Employee relations refers to the management of employees in an organisation. Good employee relations is important to any business; this article looks at management’s responsibilities to workers.
As a business grows, so will the need for various skilled personnels. It will therefore become necessary to hire, fire and deal with employees.
In many instances the employee / employer relationship is affected by the structure of the organisation. However, whatever structure or leadership prevails, for the business to succeed there must exist good employer / employee relationship. The following should be taken into consideration:
The business owner must be aware of the various laws governing employment of workers within the industry in which they operate, and also other relevant laws that exist within the country.
Compensation and taxes
Knowledge must be acquired having to do with calculating, deducting and paying over to government the various taxes that employers’ must be paid on employees’ behalf. You should be aware of the minimum wage that prevails, as it is illegal to pay employees below this level.
Remember that employees receive benefits from having paid taxes, such as assistance in owning a home, tax credits and tax payback. Taxes deducted from workers salaries/wages must be paid over to the relevant authorities, it is not yours to keep!
Motivation is the will to work. The employer should help to motivate the employee. A well-motivated work force can provide the following advantages:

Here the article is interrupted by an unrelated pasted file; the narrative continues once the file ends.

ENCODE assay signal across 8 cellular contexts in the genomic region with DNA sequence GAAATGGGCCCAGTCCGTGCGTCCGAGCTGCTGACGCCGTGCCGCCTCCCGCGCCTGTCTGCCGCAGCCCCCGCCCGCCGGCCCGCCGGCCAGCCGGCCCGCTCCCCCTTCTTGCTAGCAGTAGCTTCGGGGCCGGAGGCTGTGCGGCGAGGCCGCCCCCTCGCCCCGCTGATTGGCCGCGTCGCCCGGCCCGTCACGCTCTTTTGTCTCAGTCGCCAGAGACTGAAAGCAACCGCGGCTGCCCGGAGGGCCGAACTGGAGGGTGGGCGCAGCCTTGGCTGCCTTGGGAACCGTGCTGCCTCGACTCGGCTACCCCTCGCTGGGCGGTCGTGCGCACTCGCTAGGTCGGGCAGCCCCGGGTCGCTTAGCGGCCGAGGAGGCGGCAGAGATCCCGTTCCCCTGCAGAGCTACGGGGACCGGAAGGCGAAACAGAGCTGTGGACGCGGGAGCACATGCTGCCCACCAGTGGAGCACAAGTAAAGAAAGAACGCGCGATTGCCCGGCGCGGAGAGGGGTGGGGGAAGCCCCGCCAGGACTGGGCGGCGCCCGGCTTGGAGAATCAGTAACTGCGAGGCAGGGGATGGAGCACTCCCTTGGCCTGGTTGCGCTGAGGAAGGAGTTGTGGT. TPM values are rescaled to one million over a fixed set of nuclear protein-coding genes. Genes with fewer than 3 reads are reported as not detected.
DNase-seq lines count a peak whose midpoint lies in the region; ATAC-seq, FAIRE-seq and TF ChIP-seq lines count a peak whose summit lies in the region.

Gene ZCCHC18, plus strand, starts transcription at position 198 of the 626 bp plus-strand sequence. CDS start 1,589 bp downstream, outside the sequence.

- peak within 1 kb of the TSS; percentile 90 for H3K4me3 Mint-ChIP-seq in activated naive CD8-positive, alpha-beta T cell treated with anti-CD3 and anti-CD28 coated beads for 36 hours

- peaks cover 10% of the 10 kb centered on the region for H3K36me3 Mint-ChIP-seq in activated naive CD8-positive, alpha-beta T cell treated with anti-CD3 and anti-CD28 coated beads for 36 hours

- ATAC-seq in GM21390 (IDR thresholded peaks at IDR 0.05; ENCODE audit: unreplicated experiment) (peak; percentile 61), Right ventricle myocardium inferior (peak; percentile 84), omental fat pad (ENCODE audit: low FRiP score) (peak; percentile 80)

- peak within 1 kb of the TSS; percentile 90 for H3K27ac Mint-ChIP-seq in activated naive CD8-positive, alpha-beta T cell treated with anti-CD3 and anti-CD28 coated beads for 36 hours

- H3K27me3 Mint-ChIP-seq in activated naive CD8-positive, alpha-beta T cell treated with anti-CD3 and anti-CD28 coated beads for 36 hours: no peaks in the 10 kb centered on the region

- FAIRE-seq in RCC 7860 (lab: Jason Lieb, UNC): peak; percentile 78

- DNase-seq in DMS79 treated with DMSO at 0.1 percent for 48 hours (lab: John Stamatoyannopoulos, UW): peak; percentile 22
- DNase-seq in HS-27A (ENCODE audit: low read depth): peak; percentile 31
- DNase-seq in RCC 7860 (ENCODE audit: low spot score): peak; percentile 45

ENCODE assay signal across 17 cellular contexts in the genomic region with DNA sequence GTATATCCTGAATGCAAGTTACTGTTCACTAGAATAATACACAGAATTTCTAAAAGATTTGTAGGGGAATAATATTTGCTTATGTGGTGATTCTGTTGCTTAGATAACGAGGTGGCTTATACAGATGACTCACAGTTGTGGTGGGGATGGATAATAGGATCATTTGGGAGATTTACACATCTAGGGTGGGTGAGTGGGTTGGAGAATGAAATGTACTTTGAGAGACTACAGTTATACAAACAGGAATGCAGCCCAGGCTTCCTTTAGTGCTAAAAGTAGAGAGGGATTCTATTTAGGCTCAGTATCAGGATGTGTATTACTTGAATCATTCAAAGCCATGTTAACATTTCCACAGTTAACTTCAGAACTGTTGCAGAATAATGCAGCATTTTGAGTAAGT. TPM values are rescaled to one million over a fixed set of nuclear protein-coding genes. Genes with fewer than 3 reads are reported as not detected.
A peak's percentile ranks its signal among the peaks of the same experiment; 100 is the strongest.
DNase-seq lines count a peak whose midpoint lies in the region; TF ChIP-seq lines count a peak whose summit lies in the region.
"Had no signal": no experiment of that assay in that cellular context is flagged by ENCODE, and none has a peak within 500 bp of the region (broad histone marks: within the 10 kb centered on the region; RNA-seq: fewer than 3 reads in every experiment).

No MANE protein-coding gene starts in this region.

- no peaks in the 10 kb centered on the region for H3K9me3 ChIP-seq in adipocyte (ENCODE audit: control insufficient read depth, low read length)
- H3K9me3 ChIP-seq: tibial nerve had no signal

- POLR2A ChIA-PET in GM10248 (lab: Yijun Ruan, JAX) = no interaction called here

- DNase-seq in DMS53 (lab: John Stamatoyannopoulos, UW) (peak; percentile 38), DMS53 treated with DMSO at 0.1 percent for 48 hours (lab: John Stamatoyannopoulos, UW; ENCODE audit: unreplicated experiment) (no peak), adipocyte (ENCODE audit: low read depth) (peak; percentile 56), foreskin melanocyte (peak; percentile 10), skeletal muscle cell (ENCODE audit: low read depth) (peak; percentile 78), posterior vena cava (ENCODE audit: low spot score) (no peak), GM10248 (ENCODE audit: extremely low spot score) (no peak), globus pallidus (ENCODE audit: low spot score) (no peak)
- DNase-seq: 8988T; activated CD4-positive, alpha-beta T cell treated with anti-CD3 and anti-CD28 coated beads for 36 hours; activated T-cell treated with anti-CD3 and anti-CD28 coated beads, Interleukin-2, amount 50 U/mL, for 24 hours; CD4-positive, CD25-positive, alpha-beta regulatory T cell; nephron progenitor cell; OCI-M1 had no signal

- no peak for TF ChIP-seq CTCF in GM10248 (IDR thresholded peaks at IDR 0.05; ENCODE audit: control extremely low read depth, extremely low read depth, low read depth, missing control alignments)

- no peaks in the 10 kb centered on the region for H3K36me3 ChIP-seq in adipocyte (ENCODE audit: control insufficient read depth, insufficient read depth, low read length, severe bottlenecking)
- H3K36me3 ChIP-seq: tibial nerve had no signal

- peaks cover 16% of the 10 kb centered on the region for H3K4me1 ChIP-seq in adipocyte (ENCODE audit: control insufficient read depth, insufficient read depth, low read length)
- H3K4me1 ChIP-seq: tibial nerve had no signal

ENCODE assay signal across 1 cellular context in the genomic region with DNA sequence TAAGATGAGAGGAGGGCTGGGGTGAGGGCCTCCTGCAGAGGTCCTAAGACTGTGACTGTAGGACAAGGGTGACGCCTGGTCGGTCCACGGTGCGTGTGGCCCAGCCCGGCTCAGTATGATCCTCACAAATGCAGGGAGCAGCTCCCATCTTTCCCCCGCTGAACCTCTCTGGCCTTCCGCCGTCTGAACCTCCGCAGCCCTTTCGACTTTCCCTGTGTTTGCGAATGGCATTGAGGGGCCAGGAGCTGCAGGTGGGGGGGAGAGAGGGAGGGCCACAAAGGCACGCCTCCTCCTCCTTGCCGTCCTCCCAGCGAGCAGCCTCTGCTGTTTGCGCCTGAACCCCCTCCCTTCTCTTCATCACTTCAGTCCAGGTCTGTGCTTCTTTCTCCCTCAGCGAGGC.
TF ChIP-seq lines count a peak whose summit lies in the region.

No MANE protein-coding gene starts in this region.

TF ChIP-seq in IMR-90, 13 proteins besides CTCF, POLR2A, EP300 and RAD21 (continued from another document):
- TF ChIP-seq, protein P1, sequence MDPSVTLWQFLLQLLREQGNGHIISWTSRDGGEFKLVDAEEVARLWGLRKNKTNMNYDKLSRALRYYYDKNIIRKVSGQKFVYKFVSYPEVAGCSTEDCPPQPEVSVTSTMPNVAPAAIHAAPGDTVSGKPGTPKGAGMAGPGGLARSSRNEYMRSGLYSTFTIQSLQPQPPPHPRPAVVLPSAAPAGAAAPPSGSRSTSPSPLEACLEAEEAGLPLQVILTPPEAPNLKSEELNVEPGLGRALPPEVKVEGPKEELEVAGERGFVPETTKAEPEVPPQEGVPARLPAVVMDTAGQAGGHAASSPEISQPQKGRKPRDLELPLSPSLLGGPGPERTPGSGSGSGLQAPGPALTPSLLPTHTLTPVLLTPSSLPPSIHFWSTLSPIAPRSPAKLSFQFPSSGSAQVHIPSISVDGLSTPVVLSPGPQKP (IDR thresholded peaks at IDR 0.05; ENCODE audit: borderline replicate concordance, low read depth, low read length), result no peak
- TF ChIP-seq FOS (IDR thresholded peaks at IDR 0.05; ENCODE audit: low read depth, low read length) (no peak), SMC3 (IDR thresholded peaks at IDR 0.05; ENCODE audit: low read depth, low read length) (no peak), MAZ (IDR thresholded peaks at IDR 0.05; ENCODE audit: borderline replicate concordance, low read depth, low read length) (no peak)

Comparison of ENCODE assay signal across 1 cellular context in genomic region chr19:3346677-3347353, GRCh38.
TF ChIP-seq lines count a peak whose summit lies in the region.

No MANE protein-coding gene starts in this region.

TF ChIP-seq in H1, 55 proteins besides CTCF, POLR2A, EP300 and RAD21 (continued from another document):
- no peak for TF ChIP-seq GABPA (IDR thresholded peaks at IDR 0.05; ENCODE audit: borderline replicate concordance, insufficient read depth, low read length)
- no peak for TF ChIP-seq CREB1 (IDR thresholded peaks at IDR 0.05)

- Better productivity – This can lead to lower unit cost of production and so enable a firm to sell its product at a lower price
- Lower levels of absenteeism as the employees are content with their working lives
- Lower levels of staff turnover – This can lower training and recruitment costs
- Improved industrial relations with trade unions
Contented workers can help to give the firm a good reputation, making it easier to recruit the best workers in the market. Motivated employees are likely to improve product quality and consumer service associated with a product.
Communication is key. Clear two-way communication should exist between employer and employees. A well-organised business will have good communication between management and workers.
Responsibilities to employees
The employees are the ones who produce the company’s products for sale or are the source of its services. The owner and managers must show respect to workers. If employees are not satisfied in their jobs then they will soon leave to seek satisfaction elsewhere.
- Salaries and wages should be commensurate with productivity, taking into consideration cost of living, inflation and other expenses such as transportation costs.
- Wage negotiations with trade unions should be a matter of give and take and decisions from management side should be carefully considered before given to trade unions.
- Rest-room facilities should be available to employees, and where feasible medical and canteen facilities.
- Adequate working conditions must be provided, for example enough ground space should be allowed between two workers so that they can work comfortably or machines placed reasonably apart.
- Employees should be properly safe-guarded against any likely industrial injuries, which would be detrimental to them.
- In order to improve performance, the immediate work environment should be kept sanitary and safe.
- Stick to agreements or verbal promises, employees will view it as unreliable if you break promises. If you can not keep an agreement, inform them and give a plausible explanation.